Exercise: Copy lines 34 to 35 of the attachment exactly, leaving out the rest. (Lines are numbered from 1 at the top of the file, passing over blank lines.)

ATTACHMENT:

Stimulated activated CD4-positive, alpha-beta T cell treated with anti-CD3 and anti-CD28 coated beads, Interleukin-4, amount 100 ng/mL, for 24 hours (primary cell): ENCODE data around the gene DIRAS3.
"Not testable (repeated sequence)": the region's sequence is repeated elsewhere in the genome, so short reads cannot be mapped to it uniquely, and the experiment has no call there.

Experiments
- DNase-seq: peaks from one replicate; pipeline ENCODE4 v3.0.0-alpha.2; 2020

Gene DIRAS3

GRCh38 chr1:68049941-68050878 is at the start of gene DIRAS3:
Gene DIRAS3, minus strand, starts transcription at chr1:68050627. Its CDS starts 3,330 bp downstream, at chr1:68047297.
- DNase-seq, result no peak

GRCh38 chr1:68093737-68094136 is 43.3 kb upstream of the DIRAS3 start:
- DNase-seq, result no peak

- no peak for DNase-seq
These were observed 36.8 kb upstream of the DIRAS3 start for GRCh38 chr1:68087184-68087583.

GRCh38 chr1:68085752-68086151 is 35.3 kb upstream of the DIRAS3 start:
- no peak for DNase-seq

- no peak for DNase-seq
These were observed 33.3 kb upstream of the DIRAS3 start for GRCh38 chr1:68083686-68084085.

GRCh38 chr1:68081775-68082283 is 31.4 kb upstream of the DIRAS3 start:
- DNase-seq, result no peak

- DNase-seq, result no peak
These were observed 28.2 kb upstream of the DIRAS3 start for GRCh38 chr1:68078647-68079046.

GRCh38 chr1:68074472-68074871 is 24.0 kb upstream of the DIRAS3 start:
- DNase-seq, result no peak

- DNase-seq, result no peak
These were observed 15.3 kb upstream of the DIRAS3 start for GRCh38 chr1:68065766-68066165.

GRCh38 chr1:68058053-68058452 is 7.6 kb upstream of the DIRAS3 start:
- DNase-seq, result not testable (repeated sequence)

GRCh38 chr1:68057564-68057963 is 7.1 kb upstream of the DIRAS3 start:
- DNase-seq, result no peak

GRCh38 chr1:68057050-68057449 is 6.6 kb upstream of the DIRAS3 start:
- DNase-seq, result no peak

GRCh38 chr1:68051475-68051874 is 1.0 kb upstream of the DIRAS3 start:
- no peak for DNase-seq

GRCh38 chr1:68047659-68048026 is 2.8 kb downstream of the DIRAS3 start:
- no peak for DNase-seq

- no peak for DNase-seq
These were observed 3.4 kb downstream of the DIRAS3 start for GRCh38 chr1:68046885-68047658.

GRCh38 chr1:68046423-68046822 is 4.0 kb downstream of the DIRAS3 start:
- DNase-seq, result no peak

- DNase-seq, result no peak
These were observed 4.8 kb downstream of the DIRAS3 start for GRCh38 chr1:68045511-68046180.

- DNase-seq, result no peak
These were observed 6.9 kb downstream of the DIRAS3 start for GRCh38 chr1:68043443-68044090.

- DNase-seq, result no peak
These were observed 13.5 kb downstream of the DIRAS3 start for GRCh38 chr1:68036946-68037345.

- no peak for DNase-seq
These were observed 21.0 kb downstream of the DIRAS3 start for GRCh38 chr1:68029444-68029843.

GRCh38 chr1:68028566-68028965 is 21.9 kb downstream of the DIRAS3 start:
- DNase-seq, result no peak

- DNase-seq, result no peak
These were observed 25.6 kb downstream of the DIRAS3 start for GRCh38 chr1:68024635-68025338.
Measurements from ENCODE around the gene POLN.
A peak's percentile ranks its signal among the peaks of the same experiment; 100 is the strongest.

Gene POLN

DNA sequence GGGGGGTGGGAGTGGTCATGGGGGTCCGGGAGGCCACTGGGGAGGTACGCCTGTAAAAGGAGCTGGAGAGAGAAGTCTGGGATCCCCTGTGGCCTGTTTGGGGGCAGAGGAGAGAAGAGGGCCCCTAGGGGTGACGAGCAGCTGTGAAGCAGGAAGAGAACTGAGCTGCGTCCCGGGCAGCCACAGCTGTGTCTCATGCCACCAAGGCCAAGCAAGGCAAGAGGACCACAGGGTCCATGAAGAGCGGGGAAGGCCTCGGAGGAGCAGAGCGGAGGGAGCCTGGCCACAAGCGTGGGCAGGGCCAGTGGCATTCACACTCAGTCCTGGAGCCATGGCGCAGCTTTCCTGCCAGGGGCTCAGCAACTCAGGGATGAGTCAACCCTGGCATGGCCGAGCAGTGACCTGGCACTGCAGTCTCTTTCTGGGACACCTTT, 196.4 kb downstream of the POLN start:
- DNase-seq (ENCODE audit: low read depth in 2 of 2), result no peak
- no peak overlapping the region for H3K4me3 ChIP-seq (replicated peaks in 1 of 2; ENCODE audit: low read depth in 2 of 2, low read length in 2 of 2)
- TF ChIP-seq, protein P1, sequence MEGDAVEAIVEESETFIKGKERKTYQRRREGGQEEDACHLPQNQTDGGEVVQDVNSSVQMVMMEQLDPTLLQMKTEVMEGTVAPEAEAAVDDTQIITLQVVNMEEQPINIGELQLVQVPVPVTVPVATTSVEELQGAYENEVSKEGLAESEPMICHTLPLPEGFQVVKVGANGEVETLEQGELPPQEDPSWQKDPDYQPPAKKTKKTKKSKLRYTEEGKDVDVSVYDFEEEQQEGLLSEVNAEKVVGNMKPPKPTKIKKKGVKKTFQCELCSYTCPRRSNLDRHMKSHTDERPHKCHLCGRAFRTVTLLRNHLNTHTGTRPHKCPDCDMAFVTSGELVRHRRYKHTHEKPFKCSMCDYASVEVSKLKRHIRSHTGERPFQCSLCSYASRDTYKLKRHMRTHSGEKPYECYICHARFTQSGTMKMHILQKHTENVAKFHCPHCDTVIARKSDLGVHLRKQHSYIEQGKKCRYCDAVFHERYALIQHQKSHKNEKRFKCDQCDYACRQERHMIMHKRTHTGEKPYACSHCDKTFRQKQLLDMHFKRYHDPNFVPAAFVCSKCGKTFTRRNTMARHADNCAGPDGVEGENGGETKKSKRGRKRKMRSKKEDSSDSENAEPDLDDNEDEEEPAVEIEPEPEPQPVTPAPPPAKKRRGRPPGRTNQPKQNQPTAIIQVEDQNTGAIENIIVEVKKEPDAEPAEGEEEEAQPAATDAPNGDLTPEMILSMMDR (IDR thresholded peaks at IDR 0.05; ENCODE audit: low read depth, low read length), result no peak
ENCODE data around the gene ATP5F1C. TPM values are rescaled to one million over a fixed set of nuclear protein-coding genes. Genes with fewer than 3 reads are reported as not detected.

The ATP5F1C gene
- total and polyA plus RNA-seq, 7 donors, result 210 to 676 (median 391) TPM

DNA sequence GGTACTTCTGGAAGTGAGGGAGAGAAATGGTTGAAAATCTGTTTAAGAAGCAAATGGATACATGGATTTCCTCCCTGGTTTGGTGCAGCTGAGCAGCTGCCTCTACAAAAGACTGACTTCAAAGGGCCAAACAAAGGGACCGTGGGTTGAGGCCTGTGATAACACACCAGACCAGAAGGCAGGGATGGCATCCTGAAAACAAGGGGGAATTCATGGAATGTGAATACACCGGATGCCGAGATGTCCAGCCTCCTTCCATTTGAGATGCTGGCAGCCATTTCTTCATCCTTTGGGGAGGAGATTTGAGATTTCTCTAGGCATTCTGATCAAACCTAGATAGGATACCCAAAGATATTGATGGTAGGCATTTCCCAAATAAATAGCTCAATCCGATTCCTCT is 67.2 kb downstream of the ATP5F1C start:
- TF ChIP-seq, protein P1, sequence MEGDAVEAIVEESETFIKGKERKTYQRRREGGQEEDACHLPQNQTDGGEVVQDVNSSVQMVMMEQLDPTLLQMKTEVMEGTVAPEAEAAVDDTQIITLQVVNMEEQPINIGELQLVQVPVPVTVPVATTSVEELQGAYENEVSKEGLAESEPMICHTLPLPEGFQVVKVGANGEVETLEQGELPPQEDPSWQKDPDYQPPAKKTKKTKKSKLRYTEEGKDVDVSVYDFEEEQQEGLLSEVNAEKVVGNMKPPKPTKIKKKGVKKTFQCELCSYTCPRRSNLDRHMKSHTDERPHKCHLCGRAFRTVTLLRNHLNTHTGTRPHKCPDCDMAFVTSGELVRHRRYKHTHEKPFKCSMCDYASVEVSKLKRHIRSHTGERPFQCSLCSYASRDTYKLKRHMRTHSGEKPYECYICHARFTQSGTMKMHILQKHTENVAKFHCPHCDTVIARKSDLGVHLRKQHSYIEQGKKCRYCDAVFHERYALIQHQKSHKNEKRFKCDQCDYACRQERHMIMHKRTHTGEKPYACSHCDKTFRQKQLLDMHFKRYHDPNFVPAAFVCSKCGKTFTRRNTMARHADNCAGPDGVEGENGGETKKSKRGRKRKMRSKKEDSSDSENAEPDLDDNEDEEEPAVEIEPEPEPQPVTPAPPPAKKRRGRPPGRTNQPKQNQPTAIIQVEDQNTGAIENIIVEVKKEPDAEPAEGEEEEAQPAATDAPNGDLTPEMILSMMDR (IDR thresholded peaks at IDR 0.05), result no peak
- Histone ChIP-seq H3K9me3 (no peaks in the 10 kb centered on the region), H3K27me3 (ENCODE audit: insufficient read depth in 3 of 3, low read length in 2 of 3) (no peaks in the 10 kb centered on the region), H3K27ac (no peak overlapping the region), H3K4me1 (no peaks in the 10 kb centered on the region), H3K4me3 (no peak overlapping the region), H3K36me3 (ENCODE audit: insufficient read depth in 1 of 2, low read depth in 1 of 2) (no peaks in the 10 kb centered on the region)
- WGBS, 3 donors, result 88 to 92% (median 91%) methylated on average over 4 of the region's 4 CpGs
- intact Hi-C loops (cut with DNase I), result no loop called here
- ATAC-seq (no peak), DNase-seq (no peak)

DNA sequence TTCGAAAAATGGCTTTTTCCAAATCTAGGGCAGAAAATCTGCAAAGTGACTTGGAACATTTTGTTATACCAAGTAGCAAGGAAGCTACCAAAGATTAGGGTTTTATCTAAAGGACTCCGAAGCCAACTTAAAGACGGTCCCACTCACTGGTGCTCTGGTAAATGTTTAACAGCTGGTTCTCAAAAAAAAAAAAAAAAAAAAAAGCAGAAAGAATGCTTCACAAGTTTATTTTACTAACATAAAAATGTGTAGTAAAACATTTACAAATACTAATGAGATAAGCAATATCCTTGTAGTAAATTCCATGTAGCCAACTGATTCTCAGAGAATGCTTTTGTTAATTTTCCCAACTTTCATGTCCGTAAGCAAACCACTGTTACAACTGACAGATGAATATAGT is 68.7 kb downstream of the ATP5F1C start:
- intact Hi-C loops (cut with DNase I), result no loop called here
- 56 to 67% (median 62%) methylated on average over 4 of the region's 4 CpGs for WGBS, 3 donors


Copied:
- no peak for DNase-seq

- no peak for DNase-seq